By Simon Hradecky, created Monday, Oct 14th 2019 20:45Z, last updated Wednesday, Jul 29th 2020 22:50Z

A Safair Boeing 737-400, registration ZS-JRM performing flight FA-202 from Johannesburg to Cape Town (South Africa) with 130 passengers and 6 crew, had taxied, line up and accelerated for takeoff with all systems working normally. When the aircraft rotated for takeoff, the crew received a master caution and multiple system failure indications, the autopilots could not be engaged so that the first officer continued flying manually. The crew stopped the climb at 8000 feet, later climbed the aircraft to FL110 to escape low level turbulence. The crew found the #1 engine (CFM56) generator had become inoperative, however, the associated bus off light was not illuminated. The #1 engine transfer bus light illuminated. None of the circuit breakers had popped. The TCAS was found inoperative. The crew assessed all of the system failures were the result of the transfer bus being inoperative. The crew decided to return to Johannesburg. The crew did not declare emergency, emergency services were not put on stand by. The aircraft landed safely on Johannesburg's runway 03L about 25 minutes after departure.

South Africa's CAA (SACAA) reported a post flight inspection revealed the Generator Control Unit 2 had not been properly latched. The SACAA opened an investigation into the occurrence rated a serious incident.

A similiar occurrence had happened in the UK in 2018, see Report: West Atlantic B734 near East Midlands on Oct 12th 2018, electrical failures.

The SACAA released their final report concluding the probable cause of the incident was:

The investigation revealed that during rotation, the GCU of the No.1 engine had moved out of its rack, causing its electrical connectors to disconnect, resulting in multiple electrical system failures because of the broken lever latch of the GCU of the No.1 engine.

The SACAA reported the first officer (38, ATPL, 7,266 hours total, 137 hours on type) was pilot flying, the captain (50, ATPL, 17,673 hours total, 709 hours on type) was pilot monitoring.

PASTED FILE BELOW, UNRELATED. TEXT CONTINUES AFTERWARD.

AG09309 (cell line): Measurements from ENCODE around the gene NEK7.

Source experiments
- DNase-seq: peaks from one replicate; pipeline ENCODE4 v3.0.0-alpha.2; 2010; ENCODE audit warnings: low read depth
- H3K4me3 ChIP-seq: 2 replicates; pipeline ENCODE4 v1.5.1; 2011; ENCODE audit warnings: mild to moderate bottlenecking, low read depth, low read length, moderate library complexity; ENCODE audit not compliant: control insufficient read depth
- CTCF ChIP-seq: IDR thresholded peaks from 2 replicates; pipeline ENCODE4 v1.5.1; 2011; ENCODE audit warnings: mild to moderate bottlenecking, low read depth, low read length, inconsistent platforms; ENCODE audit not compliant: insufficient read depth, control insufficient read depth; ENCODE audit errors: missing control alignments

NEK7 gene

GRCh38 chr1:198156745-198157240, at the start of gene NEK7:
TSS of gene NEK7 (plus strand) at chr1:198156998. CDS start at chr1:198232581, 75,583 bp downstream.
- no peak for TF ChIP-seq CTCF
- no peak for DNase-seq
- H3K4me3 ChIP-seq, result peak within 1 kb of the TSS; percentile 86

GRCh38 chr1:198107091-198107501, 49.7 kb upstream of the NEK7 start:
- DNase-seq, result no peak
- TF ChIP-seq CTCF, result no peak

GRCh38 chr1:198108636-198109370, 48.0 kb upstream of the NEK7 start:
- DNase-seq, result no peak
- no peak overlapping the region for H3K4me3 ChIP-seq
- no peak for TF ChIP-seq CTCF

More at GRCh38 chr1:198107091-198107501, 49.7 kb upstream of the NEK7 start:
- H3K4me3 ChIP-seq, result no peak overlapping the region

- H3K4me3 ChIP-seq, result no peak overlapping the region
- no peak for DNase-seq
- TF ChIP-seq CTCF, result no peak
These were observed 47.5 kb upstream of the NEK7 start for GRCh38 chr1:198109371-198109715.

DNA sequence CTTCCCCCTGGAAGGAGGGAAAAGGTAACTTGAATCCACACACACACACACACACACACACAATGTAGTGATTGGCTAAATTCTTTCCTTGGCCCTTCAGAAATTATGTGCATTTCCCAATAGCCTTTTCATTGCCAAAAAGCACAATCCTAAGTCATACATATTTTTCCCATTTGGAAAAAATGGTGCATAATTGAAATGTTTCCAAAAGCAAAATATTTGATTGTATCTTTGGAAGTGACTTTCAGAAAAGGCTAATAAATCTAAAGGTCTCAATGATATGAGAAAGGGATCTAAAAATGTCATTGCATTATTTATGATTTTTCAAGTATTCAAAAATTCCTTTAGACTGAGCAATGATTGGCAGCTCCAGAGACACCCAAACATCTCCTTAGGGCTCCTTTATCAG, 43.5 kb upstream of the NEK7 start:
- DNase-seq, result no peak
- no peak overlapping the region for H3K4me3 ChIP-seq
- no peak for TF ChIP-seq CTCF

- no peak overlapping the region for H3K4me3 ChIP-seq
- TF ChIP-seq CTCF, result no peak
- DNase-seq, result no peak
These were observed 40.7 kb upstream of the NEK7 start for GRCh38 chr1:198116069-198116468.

The SACAA summarized the sequence of events:

During pre-flight, start-up, taxi and take-off roll, all systems operated normally. However, during rotation on Runway 03L, the master caution lights illuminated, showing multiple system failures. Also, the auto pilot (AP) 1 and 2 did not engage.

The crew retracted the landing gears and flaps before reading the after-take-off checklist. Thereafter, they advised air traffic control (ATC) that they were experiencing a problem and requested to maintain 8000 feet (ft), which the ATC approved. Shortly thereafter, the ATC offered a climb to flight level (FL) 110, which the crew accepted to clear low-level turbulence. To diagnose the problem, the crew consulted the Quick Reference Handbook (QRH) to follow and action its recommendations. The crew then checked all circuit breakers to see if they had popped, but they were all in order. They checked the auxiliary power unit (APU) generator and found that it was not latching onto the left alternating current (AC) bus. The crews diagnosis of the problem revealed that the number 1 engine generator failure and the transfer bus failure are the ones that had caused multiple system failures. The crew decided to use the systems still available to them to fly back to FAOR. The ATC cleared the aircraft for landing on Runway 03L. Emergency services were not dispatched as the crew felt that the aircraft was flying normally. The landing was uneventful until the landing roll when the captains flight instruments and communications 1 (COMM 1) failed. After shutdown, it was discovered that the lever latch of the generator control unit (GCU) of the No.1 engine was broken, and that the unit had moved out of its position.

The damage during the incident was only limited to the lever latch of the GCU of the No.1 engine; and none of the passengers were injured.

The SACAA analysed:

On 16 September 2019 during rotation, the aircraft experienced multiple electrical system failures because of the broken lever latch of the GCU of the No.1 engine. The electrical failures that occurred during rotation at FAOR were caused by the GCU of the No.1 engine moving out of its rack, disconnecting the electrical connectors. The disconnection of the GCU of the No. 1 engine resulted in the Gen 1; Gen Bus 1; Transfer Bus 1; 115V AC Electronic Bus 1; 28V DC Bus 1; and 28V DC Electronic Bus 1 becoming inoperative. Electrical System 2 would have still been powered by the right engine through Gen Bus 2.

The lever latch of the GCU of the No. 1 engine had developed a fatigue crack on its hook which was perpendicular to the loading direction, resulting in a shear lip before its final failure. The shear lip caused the unit to move out of its rack, resulting in electrical system 1 disconnection and multiple system failures controlled by the unit.

During multiple electrical system failures caused by the GCU of the No.1 engine moving out of its rack, the crew was still able to fly the aircraft back to FAOR without further incidents because the electrical system 2 was able to supply electrical power to the aircraft.

The GCU of the No.1 engine was fitted to the aircraft on 21 February 2019, seven months prior to the incident, and had accumulated 167 hours since its installation on the aircraft. There were no records of previous snags reported since the fitment of the GCU of the No. 1 engine to the aircraft.

It was not possible to determine when exactly did the latch lever hook failure occur as it had operated for 167 hours over a period of seven months. Also, there was no record of any maintenance work conducted around the area of the GCU of the No 1 engine post the maintenance carried out on 8 August 2019.

Track Related Flights on Airportia: FA202